B cell responses modulate disease during infection with Borrelia burgdorferi, the causative agent of Lyme disease, but are unable to clear the infection. Previous studies have demonstrated that B. burgdorferi infection induces predominantly T-independent B cell responses, potentially explaining some of these findings. However, others have shown effects of T cells on the isotype profile and the magnitude of the B. burgdorferi-specific Abs. This study aimed to further investigate the humoral response to B. burgdorferi and its degree of T cell dependence, with the ultimate goal of elucidating the mechanisms underlying the failure of effective immunity to this emerging infectious disease agent. Our study identifies distinct stages in the B cell response using a mouse model, all marked by the generation of unusually strong and persistent T-dependent and T-independent IgM Abs. The initial phase is dominated by a strong T-independent accumulation of B cells in lymph nodes and the induction of specific Abs in the absence of germinal centers. A second phase begins around week 2.5 to 3, in which relatively short-lived germinal centers develop in lymph nodes, despite a lymph node architecture that lacks clearly demarcated T and B cell zones. This response failed, however, to generate appreciable numbers of long-lived bone marrow plasma cells. Finally, there is a slow accumulation of long-lived Ab-secreting plasma cells in bone marrow, reflected by a strong but ultimately ineffective serum Ab response. Overall, the study indicates that B. burgdorferi might evade B cell immunity by interfering with its response kinetics and quality.

Lyme borreliosis, caused by the spirochete Borrelia burgdorferi and transmitted via Ixodes spp. ticks, is the most common arthropod-borne illness in the United States and Europe (1, 2). Disease manifestations of acute Lyme borreliosis include flu-like symptoms, often accompanied by erythema migrans at the site of the tick bite, and regional lymphadenopathy (3, 4). We recently developed a mouse model of infection with host-adapted B. burgdorferi spirochetes that closely mimics the clinical course of tick-borne infection and can serve as a model for studies on disease progression and immune response development (5). Later-stage Lyme borreliosis often involves the neurologic system, carditis, and/or arthritis, manifestations that undergo bouts of sporadic remission during persistent infection (3). Immunocompetent hosts living in endemic areas can be reinfected (6, 7), indicating a lack of functional immune-mediated memory responses. The mechanism underlying this lack of a functional adaptive memory response has not been determined.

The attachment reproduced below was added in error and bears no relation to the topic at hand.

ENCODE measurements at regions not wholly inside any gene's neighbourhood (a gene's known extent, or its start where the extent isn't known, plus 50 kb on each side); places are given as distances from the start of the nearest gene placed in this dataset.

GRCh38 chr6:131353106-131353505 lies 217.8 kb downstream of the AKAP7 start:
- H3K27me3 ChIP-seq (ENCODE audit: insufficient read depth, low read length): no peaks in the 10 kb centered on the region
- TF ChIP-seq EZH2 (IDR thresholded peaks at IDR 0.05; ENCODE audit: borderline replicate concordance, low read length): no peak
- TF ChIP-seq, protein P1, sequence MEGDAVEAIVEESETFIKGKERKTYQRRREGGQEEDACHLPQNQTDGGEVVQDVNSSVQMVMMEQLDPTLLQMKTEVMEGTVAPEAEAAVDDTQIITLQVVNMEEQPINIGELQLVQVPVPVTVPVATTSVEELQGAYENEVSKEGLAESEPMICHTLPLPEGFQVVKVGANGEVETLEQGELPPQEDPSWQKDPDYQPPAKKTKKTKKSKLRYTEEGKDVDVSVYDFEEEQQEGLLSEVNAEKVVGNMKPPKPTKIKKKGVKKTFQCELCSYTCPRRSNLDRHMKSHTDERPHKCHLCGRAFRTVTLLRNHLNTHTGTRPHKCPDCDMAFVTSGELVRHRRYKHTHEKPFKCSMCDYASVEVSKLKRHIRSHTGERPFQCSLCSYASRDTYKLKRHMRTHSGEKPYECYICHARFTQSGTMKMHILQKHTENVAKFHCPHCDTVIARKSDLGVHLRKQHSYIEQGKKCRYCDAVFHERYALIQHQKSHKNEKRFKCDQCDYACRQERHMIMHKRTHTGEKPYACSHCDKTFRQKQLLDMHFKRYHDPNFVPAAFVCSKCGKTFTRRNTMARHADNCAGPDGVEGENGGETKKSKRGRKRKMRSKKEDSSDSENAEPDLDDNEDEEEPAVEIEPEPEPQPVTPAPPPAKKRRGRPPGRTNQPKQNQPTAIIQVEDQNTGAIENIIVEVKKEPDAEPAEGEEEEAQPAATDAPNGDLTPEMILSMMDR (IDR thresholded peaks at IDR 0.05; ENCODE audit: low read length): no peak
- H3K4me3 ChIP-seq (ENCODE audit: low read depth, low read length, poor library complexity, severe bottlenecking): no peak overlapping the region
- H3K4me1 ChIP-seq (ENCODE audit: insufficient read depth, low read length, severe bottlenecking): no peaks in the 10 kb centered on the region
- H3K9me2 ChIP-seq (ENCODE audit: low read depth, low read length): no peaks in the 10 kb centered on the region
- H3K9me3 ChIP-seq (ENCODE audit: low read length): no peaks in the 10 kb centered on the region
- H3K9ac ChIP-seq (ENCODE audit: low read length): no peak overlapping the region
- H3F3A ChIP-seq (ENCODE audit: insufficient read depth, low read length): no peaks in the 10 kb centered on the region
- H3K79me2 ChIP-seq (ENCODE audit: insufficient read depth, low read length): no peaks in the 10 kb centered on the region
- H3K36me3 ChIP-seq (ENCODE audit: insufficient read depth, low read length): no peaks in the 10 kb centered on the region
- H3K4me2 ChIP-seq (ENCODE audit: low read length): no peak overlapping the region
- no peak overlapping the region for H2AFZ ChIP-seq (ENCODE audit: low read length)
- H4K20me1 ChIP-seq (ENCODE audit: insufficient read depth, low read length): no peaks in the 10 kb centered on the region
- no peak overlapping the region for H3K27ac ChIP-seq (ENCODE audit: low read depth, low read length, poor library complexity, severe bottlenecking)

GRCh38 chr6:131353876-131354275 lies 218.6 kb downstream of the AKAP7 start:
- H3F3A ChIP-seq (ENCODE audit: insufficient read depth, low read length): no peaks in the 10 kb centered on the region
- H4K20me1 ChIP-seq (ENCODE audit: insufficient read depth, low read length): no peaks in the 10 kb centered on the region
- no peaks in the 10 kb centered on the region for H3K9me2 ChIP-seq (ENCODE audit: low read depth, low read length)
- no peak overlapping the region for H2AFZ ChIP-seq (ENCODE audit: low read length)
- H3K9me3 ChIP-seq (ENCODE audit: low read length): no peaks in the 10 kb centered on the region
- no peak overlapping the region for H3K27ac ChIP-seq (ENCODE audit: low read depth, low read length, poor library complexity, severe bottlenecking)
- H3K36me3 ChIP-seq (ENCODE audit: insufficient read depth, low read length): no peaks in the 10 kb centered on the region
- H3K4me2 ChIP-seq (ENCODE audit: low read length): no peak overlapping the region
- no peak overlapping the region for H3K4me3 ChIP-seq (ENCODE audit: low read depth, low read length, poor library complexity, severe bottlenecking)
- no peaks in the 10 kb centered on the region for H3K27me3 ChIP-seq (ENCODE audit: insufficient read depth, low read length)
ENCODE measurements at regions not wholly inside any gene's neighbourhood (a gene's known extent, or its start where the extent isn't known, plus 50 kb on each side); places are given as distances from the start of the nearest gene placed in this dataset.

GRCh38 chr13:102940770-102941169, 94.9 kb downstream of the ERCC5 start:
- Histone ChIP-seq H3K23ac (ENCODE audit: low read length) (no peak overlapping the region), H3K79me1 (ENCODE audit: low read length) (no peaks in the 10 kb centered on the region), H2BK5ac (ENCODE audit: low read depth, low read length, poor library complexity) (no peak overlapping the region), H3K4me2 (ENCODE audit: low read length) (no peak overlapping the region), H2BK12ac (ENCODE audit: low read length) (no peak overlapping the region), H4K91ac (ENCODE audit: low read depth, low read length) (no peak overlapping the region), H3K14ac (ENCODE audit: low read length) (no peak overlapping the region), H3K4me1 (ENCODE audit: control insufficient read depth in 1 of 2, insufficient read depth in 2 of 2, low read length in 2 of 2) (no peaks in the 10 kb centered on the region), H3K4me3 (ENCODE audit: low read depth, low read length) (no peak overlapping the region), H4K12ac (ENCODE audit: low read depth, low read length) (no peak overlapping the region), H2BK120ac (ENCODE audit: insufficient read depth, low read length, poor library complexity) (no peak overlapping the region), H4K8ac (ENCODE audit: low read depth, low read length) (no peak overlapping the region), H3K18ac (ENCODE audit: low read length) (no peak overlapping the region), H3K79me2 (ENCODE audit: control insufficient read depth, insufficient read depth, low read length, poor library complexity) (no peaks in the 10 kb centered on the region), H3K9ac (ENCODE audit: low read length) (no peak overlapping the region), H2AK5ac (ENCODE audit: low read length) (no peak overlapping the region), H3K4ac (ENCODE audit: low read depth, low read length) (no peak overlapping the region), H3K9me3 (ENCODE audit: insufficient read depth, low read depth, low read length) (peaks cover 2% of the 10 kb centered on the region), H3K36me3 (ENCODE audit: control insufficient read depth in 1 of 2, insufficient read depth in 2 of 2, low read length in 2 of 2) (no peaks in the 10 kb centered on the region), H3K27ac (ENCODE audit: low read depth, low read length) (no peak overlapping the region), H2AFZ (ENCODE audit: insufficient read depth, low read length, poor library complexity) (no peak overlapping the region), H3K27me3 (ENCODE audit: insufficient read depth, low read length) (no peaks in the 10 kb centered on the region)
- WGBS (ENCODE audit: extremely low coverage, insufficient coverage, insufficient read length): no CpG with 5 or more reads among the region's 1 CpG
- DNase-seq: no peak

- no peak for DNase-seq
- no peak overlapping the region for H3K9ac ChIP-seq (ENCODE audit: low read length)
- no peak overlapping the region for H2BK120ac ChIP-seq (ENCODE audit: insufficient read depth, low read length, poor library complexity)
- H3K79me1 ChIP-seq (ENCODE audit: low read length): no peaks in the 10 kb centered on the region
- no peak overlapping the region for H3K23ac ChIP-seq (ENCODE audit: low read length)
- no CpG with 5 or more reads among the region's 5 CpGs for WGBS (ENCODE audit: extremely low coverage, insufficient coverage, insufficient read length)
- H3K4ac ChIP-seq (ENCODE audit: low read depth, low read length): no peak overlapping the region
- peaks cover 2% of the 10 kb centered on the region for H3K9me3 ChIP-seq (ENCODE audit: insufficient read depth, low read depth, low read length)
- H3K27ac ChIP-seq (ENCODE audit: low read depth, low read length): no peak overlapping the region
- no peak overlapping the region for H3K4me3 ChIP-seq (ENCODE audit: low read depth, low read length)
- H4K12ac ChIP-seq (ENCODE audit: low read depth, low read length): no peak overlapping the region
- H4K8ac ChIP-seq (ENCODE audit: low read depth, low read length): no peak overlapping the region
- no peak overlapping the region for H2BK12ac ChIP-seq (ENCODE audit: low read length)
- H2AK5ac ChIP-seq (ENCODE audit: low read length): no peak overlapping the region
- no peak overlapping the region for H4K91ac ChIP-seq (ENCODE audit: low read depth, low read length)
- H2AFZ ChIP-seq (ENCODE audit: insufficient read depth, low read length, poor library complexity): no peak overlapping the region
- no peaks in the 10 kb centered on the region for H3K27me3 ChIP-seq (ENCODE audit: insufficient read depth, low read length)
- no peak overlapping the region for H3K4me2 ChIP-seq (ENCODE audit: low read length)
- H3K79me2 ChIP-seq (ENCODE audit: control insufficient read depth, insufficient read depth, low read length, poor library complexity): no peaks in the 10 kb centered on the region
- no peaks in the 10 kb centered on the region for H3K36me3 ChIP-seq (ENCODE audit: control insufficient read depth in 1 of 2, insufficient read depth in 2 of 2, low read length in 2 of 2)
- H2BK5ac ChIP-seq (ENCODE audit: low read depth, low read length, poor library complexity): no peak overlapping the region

The importance of the adaptive immune system in controlling the disease manifestations, but not the infection itself, has been demonstrated in previous studies (810). B. burgdorferi-infected SCID and RAG−/− mice, lacking both B and T cells, have persistent and severe arthritis without spontaneous remission. B cells seem to be primarily responsible for control of disease progression and resolution observed in wild-type mice, as B cell deficiency resulted in more severe disease, whereas T cell deficiency had little impact on arthritis resolution and the development of other inflammatory disease manifestations in C57BL/6 mice (10). In fact, adoptive transfer of CD4+ T cells into RAG−/− mice prior to B. burgdorferi infection increased arthritis and carditis severity, and CD8+ T cell transfer increased arthritis severity (11).

The role of T cells in the generation of protective B cell responses to B. burgdorferi infection is insufficiently explored. Mice deficient in CD40L generated Abs that conferred passive protection, and immune sera from T cell-deficient mice were as protective as control sera (12). In contrast, serum Ab responses to both B. burgdorferi lysate and one of its Ags, decorin binding protein A (DbpA), showed greatly reduced titers and changes in their Ab isotype profile in CD40L−/− compared with wild-type mice (10). Thus, although T cell-independent Ab appears sufficient for protection, T cells can amplify and regulate the quality of the B. burgdorferi-specific Ab response. Support for a role of B. burgdorferi-specific Abs in B cell-mediated disease resolution comes from studies showing that passive transfer of serum from infected, but not naive, immune-competent mice results in arthritis and carditis resolution in SCID mice (13). Despite this Ab-mediated resolution of disease, spirochetes persist in tissues, indicating a profound lack of effectiveness of Abs in removal of tissue-resident B. burgdorferi.